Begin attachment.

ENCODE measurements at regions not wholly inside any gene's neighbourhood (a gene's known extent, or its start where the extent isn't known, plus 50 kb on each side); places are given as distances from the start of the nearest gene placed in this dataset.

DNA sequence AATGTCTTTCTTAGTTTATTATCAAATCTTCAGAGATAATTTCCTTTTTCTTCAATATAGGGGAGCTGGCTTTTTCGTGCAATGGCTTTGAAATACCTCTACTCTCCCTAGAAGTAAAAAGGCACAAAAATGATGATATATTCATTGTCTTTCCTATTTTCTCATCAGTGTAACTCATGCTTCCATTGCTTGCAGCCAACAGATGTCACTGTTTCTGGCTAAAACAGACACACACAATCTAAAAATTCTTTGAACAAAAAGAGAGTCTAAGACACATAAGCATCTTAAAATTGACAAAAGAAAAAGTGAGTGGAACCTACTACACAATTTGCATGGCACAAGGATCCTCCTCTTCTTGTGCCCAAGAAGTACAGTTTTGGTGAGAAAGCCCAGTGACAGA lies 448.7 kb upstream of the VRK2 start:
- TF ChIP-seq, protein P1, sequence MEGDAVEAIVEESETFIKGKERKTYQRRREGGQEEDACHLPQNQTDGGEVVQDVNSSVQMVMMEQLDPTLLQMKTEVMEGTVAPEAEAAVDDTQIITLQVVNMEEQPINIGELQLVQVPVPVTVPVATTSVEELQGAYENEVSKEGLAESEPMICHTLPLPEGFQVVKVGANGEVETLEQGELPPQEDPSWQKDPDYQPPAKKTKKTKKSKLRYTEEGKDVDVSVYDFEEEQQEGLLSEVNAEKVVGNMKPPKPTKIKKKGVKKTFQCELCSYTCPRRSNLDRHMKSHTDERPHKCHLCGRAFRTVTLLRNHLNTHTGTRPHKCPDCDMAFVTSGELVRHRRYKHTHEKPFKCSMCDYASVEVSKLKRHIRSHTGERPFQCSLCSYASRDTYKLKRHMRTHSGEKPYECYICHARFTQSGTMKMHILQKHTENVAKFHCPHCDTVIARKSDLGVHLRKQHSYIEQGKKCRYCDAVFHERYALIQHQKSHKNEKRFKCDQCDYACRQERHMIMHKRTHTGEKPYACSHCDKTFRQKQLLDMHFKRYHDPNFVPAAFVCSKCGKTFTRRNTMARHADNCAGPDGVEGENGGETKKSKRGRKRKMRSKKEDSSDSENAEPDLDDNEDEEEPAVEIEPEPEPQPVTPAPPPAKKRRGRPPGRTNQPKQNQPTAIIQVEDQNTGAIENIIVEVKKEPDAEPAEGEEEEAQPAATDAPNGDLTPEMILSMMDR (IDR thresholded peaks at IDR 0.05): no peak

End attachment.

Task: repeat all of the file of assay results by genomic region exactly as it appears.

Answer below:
ENCODE measurements at regions not wholly inside any gene's neighbourhood (a gene's known extent, or its start where the extent isn't known, plus 50 kb on each side); places are given as distances from the start of the nearest gene placed in this dataset.

DNA sequence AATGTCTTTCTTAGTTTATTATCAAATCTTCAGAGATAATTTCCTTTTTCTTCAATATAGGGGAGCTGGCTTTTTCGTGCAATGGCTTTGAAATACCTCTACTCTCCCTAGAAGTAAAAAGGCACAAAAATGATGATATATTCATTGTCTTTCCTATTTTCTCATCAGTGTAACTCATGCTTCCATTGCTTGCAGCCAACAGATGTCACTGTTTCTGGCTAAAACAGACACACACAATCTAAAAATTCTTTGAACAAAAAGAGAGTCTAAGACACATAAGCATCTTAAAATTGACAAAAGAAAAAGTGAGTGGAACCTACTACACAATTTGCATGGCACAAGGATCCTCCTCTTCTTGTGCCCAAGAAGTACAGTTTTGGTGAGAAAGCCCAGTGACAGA lies 448.7 kb upstream of the VRK2 start:
- TF ChIP-seq, protein P1, sequence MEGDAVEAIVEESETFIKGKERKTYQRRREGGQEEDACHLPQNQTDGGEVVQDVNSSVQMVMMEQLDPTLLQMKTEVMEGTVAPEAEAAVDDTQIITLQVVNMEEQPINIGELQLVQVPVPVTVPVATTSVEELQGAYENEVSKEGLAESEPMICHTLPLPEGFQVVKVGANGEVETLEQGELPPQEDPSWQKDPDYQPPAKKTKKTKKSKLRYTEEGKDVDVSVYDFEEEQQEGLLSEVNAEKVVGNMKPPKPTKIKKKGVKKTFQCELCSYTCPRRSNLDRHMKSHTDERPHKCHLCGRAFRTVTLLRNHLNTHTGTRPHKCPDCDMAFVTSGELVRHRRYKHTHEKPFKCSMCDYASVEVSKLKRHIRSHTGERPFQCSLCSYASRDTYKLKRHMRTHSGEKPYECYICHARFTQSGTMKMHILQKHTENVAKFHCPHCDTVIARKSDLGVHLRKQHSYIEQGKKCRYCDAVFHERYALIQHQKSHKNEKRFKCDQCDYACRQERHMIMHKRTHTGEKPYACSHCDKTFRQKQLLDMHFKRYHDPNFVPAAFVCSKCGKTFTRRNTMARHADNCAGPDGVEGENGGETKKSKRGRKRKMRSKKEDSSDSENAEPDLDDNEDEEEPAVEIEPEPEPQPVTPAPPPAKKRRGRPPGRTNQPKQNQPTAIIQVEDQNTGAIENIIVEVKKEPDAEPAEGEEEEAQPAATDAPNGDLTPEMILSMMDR (IDR thresholded peaks at IDR 0.05): no peak